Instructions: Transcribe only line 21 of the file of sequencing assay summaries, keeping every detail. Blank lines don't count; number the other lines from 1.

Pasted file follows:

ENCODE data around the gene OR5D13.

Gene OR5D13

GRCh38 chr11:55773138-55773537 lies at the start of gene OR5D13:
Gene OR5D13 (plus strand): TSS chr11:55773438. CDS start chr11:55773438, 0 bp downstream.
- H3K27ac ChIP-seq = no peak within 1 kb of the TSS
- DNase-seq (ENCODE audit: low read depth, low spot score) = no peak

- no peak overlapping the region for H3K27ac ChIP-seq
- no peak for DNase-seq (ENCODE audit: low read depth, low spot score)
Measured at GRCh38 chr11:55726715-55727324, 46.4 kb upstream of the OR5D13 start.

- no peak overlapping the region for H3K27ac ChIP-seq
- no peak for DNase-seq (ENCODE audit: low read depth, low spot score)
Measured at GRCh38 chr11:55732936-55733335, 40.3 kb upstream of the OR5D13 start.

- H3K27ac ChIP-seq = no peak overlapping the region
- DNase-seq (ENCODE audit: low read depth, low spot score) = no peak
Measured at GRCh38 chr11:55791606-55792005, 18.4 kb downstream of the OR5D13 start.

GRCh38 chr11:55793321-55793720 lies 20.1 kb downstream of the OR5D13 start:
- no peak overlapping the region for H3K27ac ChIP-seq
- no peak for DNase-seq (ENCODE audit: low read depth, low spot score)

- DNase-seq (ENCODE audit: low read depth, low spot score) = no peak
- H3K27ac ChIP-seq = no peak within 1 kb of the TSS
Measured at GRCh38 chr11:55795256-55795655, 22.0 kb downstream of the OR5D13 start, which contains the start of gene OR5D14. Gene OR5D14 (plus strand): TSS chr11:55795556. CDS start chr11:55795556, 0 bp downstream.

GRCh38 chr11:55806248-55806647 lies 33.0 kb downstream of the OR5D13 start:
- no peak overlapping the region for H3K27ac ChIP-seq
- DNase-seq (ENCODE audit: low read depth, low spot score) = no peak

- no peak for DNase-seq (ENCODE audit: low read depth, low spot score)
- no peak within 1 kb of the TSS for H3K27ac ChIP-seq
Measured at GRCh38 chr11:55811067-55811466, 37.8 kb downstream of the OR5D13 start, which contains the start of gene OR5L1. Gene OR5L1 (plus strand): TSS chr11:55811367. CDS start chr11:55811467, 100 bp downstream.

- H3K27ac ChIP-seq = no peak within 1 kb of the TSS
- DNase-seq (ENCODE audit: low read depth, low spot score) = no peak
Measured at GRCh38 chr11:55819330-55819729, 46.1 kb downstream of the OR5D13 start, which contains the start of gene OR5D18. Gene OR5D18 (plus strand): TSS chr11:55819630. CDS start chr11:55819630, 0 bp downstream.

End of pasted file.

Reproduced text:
Measured at GRCh38 chr11:55795256-55795655, 22.0 kb downstream of the OR5D13 start, which contains the start of gene OR5D14. Gene OR5D14 (plus strand): TSS chr11:55795556. CDS start chr11:55795556, 0 bp downstream.